The Taranaki Regional Council has decided that mustelids (ferrets, stoats and weasels) should be included in its pest management ‘rule book’, the Regional Pest Management Plan.
This means land occupiers in specified Predator Control Areas will be required to control mustelid numbers, similar to existing requirements for possum control.
Mustelids are effective and opportunistic non-indigenous predators that have been implicated in the decline and even extinction of native bird species.
So they’ve been a prime target in the roll-out Towards Predator-Free Taranaki, the multi-year programme to boost populations of native plants, birds and reptiles by removing introduced threats. This largely voluntary programme is enjoying widespread support and involvement throughout the region.
Techniques and strategies for controlling mustelids have been honed and are getting good results.
Including mustelids in the Regional Pest Management Plan will help to lock in and expand these gains. It will prevent mustelid ‘hotspots’ from forming in locations that volunteers have not reached.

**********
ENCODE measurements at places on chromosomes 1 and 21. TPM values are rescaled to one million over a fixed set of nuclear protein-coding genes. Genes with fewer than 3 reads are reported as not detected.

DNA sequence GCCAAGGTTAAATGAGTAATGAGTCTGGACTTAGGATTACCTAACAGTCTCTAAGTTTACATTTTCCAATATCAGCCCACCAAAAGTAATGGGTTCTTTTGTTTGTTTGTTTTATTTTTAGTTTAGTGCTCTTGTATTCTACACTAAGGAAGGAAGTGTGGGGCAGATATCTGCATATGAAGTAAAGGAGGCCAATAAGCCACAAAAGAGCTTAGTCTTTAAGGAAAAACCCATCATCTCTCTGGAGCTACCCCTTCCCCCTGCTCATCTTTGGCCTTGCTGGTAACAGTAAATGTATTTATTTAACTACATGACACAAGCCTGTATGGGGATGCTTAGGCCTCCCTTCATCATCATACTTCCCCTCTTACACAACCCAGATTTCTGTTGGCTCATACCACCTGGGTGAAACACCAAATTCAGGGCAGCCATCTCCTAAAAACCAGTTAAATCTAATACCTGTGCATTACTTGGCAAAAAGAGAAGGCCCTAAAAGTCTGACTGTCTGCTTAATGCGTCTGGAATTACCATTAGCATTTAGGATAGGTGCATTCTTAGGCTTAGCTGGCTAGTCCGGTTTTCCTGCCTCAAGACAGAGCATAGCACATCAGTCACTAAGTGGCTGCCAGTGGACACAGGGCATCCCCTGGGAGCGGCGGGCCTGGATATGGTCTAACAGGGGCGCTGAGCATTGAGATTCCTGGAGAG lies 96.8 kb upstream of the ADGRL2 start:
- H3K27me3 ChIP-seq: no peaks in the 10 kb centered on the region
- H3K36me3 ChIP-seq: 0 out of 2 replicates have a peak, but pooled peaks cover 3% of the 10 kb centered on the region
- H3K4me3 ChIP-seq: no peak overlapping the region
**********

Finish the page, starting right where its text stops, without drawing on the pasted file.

How does it work?
The Council will identify ‘Predator Control Areas’ where land occupiers in a locality agree to participate in the programme. This is similar to its approach under the long-running and successful Self-Help Possum Control Programme.
In each of the Predator Control Areas, the Council would undertake initial predator control targeting mustelids. After initial predator control work has been undertaken, occupiers within the area will be required to control and maintain mustelid numbers at the reduced levels.
It is an offence under the Biosecurity Act not to comply with the Plan’s requirements.